Theft of pandemic relief funds through loan program results in guilty plea for Mountain Home man
David Clay Fowlkes, Acting United States Attorney for the Western District of Arkansas, announced Thursday that James Read, age 44, and his wife, Crystal Payne, age 42, both of Mountain Home, Arkansas, pleaded guilty to charges stemming from their attempts to obtaining pandemic relief funds unlawfully.
The Honorable Judge P. K. Holmes III accepted the pleas in the U.S. District Court in Fort Smith.
Read is the owner of the weather prediction service SnowbirdBob, LLC, based in Mountain Home. The "company" appears to be an internet blog and Facebook service .The service charges $29.95 per year for access to weather predictions.
According to the plea agreement in his case, Read applied to the Small Business Administration for Payment Protection Program (PPP) funds, which, as part of the Coronavirus Aid, Relief, and Economic Security (CARES) Act, are forgivable loans intended for businesses struggling with essential expenses, such as payroll, during the pandemic.
In that application, Read provided inflated wage and employee data about his business, SnowbirdBob LLC, and provided falsified tax documents. He further admitted to laundering the PPP loan proceeds by purchasing a new vehicle.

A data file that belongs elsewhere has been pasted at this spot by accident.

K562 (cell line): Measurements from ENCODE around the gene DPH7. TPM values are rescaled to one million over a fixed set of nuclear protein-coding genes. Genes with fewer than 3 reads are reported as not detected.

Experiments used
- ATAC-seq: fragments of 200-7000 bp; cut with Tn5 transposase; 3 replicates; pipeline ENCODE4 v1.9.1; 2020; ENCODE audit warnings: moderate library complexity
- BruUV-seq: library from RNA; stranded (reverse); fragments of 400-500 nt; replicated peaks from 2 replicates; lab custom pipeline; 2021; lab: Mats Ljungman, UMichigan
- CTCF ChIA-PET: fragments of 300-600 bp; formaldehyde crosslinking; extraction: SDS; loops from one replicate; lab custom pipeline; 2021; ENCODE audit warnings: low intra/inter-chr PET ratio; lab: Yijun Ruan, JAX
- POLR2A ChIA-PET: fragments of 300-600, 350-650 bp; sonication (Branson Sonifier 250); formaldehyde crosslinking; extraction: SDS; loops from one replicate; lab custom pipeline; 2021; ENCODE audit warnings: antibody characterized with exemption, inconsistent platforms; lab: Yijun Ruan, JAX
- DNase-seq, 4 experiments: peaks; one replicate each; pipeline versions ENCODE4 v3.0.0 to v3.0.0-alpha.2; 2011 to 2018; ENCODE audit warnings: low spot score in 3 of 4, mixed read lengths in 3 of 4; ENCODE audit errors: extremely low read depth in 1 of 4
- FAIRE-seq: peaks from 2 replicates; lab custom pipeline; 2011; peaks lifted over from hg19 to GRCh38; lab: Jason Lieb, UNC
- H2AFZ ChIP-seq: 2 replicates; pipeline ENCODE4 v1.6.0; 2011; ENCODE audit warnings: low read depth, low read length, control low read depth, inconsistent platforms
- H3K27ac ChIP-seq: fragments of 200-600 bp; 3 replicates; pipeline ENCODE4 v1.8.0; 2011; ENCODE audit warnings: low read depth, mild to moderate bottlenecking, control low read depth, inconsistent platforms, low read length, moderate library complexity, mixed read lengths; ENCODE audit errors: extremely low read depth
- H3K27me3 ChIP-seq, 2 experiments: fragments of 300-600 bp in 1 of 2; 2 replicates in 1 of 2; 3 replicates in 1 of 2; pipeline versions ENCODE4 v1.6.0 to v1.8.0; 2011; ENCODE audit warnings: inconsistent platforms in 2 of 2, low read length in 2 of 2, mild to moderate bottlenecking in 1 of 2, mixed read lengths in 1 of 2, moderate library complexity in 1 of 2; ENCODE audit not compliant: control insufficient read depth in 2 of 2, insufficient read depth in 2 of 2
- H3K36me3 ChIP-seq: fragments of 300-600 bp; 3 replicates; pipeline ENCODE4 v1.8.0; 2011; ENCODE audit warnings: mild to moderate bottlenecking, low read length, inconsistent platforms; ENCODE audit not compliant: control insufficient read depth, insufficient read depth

Read also pleaded guilty to one count of wire fraud for attempting to obtain unemployment benefits for himself and others in Louisiana. He falsely represented that he lived and worked in Louisiana to Louisiana’s state unemployment administrator.
Payne pleaded guilty to a single count for false statements made in her own PPP loan application.
Read and Payne’s sentencings will be later determined by the court, following the U.S. Probation Office’s completion of a presentence investigation.
Based on his guilty plea, the maximum penalties Read faces include imprisonment for up to 30 years and a fine of up to $1,000,000. Payne faces up to five years imprisonment and a fine of up to $250,000.
The CARES Act is a federal law enacted on March 29, 2020, designed to provide emergency financial assistance to the millions of Americans who are suffering the economic effects caused by the COVID-19 pandemic.
One source of relief provided by the CARES Act was the authorization of up to $349 billion in forgivable loans to small businesses for job retention and certain other expenses, through the PPP. In April 2020, Congress authorized over $300 billion in additional PPP funding.
The case was investigated by IRS-Criminal Investigations, the Federal Bureau of Investigations, the Treasury Inspector General for Tax Administration (TIGTA), and the Small Business Administration Office of the Inspector General. Assistant United States Attorney Hunter Bridges is prosecuting the case for the United States.